I feel like I say this a lot, but I just want to make it known that a day will come when I won’t have to anymore because I will have seen every film ever made (or at least closer to that than I am now), but I’m no Woody Allen expert. I’ve seen Midnight in Paris and half of Annie Hall, but regardless of my ignorance I liked this film. The acting was great, there were a lot of amusing lines, the characters were well developed, I particularly liked the use of flashbacks, but there is one fairly large problem here. I originally didn’t see it because from the trailer it looks like it takes a lot from A Streetcar Named Desire, and I was absolutely right. While I still like the film, it gives me a pang of conscience to do so because it is so derivative.
Jasmine French (Cate Blanchett) is a newly divorced ex-socialite coming to live with her sister Ginger (Sally Hawkins) in San Francisco. The film opens with her making the flight out, and completely annoying the woman sitting next to her as she talks at her about her life rather than with her. This is a habit with Jasmine that doesn’t go away. She tells anybody and everybody about herself, how messed up her life is now, and how great it used to be. But all of that is gone, it turns out her husband Hal (Alec Baldwin) made all of his money on fraud and is now in jail. However, before all of that Jasmine’s life was pretty great and she never lets anybody forget it, still acting like the socialite she used to be.
There are two main aspects to her character, as I saw it. On one hand, she is a completely delusional snob that bestows a warped sense of worth on everything and everyone. She doesn’t appreciate her sister, insults her sister’s boyfriend in the present and her husband in the flashbacks, and pretends things are different than they are just so she can have what she wants. There’s another side though, that even though she goes about it in a strange way and doesn’t really succeed at all, she does try to improve herself and it’s sort of commendable if you see it through her eyes. The problem is that even though she is trying to advance herself, her standards of being successful are more like superficial society standards rather than anything as “substantial” as she believes.
So she enrolls in a computer course, pays for it by becoming a receptionist at a dentist’s, and attempts to become an interior designer. None of this really pans out though, and she ends up trying to marry the rich guy instead of striking out on her own, which is partially what got her into trouble in the first place. In the flashbacks, we see how she ignores problems and looks the other way, pretending everything is fine, as long as her husband provides for her. Despite vague impressions of wrongdoing on his part, both personally and professionally, she doesn’t look into them and plays the victim when things actually go wrong. I won’t give away what actually happened, but it’s pretty shocking.
The flashbacks are constructed in a really interesting way, mostly because Jasmine’s getting pretty unstable. You think Allen’s just cutting back to stuff that happened previously so that we’ll know what’s going on, because at first they seem pretty abrupt. Once you get into the scenes that take place in the past however, you can tell what prompted him to flashback to them at that specific time. Then you realize that Jasmine might think she’s actually living that moment. You get back to present day and she’s usually talking to herself like she’s in the past. It’s pretty striking to realize this (it took me a while into the movie, maybe it’s actually obvious and not as clever as I think it is, but whatever).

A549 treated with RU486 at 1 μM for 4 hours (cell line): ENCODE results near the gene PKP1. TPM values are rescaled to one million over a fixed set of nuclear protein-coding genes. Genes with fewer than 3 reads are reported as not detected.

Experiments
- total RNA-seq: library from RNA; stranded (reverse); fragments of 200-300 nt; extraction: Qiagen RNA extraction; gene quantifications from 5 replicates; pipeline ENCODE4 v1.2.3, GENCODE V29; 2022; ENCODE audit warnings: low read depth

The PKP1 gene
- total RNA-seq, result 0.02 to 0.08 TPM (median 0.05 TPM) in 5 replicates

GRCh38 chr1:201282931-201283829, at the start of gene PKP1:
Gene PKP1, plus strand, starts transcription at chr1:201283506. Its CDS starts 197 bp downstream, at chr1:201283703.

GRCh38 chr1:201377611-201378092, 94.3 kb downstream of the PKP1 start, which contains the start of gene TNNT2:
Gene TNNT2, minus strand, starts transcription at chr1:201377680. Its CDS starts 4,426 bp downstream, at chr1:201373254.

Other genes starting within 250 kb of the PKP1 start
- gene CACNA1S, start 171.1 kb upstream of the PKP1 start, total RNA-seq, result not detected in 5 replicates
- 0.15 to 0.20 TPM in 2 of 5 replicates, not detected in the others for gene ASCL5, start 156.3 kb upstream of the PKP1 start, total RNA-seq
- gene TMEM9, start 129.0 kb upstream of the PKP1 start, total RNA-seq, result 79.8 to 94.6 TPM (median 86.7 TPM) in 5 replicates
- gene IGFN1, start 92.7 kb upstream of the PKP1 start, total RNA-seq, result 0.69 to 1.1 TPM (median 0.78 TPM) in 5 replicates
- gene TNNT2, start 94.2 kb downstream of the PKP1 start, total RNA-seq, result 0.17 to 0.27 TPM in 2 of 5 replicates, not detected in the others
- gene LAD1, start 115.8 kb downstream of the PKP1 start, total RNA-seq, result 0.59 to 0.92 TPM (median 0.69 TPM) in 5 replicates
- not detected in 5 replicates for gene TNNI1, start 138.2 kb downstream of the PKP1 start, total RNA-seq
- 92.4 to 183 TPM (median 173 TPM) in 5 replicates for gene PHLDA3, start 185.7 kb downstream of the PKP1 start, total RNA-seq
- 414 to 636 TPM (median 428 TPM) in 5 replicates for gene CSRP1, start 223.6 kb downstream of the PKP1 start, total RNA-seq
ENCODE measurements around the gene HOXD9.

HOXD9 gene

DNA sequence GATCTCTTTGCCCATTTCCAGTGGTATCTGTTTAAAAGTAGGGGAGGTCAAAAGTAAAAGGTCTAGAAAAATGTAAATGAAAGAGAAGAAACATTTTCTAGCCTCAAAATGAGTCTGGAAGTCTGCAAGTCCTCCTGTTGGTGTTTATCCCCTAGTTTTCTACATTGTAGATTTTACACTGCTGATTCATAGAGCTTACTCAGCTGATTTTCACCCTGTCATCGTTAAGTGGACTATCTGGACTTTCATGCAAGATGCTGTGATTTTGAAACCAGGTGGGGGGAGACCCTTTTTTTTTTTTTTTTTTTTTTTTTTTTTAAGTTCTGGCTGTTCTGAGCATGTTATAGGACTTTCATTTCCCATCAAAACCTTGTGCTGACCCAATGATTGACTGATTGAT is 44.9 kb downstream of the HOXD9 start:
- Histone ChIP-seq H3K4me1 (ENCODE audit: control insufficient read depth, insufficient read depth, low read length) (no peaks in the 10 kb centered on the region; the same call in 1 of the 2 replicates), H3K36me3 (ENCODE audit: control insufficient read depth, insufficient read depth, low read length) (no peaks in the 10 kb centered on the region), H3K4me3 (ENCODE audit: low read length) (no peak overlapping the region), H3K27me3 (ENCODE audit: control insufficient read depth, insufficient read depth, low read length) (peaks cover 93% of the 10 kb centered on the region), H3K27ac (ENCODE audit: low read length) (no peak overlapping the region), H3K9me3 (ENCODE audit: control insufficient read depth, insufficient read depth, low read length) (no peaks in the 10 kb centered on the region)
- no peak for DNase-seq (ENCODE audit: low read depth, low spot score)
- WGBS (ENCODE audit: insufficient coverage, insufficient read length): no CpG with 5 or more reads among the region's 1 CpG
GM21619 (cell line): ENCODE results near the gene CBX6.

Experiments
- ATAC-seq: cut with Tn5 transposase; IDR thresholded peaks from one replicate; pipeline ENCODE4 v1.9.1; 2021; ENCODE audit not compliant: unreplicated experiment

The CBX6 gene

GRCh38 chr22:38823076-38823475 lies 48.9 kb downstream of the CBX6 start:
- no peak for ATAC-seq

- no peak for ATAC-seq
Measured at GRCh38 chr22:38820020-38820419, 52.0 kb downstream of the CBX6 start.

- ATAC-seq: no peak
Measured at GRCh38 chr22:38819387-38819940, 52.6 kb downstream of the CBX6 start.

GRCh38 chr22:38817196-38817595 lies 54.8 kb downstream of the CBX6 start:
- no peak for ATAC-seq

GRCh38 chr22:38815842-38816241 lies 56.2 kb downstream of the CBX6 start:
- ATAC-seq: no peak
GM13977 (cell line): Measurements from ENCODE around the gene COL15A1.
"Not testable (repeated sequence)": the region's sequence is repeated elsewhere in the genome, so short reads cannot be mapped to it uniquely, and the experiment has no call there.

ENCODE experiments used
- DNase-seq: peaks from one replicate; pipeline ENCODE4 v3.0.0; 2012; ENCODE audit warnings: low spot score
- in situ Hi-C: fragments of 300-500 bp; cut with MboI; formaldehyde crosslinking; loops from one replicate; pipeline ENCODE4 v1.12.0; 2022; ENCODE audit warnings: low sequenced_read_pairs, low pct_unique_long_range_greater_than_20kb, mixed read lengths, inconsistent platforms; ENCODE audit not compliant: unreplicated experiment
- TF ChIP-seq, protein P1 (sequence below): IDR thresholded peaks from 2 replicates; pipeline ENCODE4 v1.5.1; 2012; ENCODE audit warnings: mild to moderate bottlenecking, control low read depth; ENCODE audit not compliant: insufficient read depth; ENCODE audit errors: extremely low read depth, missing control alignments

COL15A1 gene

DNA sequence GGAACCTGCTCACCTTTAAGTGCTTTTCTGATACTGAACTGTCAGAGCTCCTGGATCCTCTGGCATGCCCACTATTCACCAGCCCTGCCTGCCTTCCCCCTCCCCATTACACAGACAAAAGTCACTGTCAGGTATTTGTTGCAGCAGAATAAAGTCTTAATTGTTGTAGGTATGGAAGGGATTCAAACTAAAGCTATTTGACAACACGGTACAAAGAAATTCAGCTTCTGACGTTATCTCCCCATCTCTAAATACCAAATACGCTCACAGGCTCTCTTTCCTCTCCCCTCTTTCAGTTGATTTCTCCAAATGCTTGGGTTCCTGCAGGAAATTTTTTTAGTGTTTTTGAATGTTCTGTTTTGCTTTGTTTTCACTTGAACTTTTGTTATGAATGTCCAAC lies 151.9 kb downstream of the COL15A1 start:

The actresses are what is really getting the attention in this movie, award wise, so let’s talk about the actresses. Cate Blanchett is always great, and here is no exception. She handles both the emotional and the character elements really well, and how she goes from perfectly made up and contented to looking like hell and then back again is really impressive. She also handles the comedy very well; I laughed not a few times during this movie. Hawkins’ role is not as flashy, but it’s great to see her character go through the various stages of self-worth. Jasmine exercises a lot of influence on Ginger and it’s great to see her fall victim to it, then realize Jasmine doesn’t know what she’s talking about and move on, and Hawkins’ does a great job.
My one big problem still stands though: this really does take a lot from A Streetcar Named Desire. Now, that’s one of the greatest stories ever in my opinion, so the film still works. It so obviously works off of it that it leaves a bitter taste in my mouth just the same. Basically what Allen’s done, for those familiar with the story, is trade Blanche’s feigned sexual innocence for Jasmine’s feigned ignorance about Hal’s shady business dealings. Also the conflict with the sister resolves itself less ambiguously, but it starts out very similar as Jasmine keeps pressuring Ginger to date better people. There are differences, assuredly, but so much of it is similar that it can’t really be ignored. Some of you may be yelling hypocrite right now, as there was a film earlier this year that I liked a lot, Stoker, that ripped off a lot of Hitchcock’s Shadow of a Doubt. Don’t ask me why this bothers me a lot more, maybe because Park’s directorial style was unlike anything I had seen before, but it really does.
So even though it’s kind of a rip off of A Streetcar Named Desire, the film definitely still works, has a totally different tone than that film, and a lot more humor. Like that film, the acting is all pretty amazing. I really liked how the flashbacks reflected Jasmine’s mental instability, and overall the film is pretty darn good. I’m not sure if I’m rushing out to see every Woody Allen film ever made, but I wouldn’t shy away from them either.
“I really need to study!”
Long story short: 3/4
For Further Reading: